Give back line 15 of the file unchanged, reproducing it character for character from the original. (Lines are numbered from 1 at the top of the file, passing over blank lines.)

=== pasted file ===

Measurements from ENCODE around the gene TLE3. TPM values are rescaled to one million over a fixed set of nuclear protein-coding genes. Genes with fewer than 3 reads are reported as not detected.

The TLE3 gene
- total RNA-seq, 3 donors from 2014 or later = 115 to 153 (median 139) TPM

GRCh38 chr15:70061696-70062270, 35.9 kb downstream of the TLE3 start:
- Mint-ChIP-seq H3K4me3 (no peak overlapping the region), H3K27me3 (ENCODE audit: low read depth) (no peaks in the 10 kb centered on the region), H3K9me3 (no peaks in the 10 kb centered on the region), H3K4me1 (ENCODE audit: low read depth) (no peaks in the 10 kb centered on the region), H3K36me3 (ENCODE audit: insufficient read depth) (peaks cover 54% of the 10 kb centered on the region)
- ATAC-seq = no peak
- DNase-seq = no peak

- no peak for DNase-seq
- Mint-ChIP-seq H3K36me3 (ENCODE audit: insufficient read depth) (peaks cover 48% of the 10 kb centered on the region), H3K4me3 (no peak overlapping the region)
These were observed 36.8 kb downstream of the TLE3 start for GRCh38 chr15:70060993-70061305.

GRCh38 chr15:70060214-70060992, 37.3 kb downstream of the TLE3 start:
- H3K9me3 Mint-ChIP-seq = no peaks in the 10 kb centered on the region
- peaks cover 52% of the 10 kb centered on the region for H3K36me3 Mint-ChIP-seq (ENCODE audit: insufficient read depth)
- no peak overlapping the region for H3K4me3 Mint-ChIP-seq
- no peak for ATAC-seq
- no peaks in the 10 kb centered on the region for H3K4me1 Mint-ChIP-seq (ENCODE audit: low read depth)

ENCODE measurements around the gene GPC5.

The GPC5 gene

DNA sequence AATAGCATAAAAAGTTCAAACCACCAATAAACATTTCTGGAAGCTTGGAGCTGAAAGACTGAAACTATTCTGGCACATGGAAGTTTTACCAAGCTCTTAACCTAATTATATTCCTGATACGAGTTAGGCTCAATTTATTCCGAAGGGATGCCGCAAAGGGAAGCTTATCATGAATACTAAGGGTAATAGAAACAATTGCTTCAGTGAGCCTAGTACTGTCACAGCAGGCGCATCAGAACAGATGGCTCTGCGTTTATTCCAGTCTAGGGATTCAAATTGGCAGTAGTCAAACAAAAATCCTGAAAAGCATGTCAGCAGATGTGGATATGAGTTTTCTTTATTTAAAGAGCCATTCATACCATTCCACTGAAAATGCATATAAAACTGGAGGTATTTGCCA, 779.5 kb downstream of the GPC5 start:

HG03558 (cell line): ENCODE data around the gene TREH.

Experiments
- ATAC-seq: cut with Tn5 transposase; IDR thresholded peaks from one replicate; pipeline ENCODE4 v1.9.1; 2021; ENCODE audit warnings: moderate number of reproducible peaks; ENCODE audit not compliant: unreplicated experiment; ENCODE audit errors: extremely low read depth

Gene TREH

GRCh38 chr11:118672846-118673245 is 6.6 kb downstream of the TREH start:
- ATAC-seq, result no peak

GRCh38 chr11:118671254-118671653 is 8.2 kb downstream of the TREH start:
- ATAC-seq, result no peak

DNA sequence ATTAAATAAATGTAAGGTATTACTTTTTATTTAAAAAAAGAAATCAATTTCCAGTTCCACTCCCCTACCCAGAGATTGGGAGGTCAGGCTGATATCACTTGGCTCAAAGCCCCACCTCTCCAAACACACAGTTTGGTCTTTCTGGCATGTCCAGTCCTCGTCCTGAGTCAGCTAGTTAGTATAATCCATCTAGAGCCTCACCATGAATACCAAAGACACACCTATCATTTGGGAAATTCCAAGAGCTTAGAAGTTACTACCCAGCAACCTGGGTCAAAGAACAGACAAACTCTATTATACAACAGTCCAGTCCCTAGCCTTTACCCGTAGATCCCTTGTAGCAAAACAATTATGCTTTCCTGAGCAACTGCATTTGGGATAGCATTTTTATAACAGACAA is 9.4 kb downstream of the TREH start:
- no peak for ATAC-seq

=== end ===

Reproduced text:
- no peak for ATAC-seq